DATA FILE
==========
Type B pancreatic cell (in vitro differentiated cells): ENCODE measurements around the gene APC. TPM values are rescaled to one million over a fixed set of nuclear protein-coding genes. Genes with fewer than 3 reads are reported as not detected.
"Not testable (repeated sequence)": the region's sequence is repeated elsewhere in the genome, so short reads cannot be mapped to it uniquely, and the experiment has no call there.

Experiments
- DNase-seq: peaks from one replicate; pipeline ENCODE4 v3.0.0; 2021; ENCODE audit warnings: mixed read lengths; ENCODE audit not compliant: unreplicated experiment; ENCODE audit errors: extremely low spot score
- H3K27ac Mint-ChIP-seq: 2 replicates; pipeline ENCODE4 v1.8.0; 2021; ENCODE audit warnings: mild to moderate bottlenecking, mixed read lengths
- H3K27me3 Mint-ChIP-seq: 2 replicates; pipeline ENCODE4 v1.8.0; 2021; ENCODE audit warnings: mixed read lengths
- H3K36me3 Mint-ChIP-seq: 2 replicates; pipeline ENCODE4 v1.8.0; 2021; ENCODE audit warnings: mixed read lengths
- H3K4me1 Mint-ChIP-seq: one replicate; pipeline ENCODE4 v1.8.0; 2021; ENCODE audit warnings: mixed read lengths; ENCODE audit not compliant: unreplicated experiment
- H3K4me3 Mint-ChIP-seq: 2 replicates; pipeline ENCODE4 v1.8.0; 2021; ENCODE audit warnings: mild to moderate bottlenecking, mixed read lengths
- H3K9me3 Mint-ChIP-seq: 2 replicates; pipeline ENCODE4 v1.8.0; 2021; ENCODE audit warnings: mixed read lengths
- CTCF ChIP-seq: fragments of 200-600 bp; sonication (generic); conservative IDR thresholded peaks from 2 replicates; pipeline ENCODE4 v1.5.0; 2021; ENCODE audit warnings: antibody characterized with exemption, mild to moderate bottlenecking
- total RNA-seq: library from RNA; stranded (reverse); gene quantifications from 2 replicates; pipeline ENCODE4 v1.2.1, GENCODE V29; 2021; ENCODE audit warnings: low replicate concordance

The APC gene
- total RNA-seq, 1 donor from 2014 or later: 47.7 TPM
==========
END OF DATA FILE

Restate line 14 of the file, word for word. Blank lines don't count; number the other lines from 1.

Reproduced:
- total RNA-seq, 1 donor from 2014 or later: 47.7 TPM